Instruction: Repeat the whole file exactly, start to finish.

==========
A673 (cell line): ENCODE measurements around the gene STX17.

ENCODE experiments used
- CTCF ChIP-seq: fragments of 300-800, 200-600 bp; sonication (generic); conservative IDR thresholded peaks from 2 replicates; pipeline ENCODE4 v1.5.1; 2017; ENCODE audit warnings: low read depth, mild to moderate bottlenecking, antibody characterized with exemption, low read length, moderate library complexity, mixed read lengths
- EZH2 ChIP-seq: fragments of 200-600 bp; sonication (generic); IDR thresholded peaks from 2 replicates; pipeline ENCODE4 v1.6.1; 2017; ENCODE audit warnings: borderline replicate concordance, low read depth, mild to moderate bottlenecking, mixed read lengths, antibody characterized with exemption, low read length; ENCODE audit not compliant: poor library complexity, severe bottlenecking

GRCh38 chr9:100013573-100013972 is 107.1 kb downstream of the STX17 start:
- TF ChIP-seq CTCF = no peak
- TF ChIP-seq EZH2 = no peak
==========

A673 (cell line): ENCODE measurements around the gene STX17.

ENCODE experiments used
- CTCF ChIP-seq: fragments of 300-800, 200-600 bp; sonication (generic); conservative IDR thresholded peaks from 2 replicates; pipeline ENCODE4 v1.5.1; 2017; ENCODE audit warnings: low read depth, mild to moderate bottlenecking, antibody characterized with exemption, low read length, moderate library complexity, mixed read lengths
- EZH2 ChIP-seq: fragments of 200-600 bp; sonication (generic); IDR thresholded peaks from 2 replicates; pipeline ENCODE4 v1.6.1; 2017; ENCODE audit warnings: borderline replicate concordance, low read depth, mild to moderate bottlenecking, mixed read lengths, antibody characterized with exemption, low read length; ENCODE audit not compliant: poor library complexity, severe bottlenecking

GRCh38 chr9:100013573-100013972 is 107.1 kb downstream of the STX17 start:
- TF ChIP-seq CTCF = no peak
- TF ChIP-seq EZH2 = no peak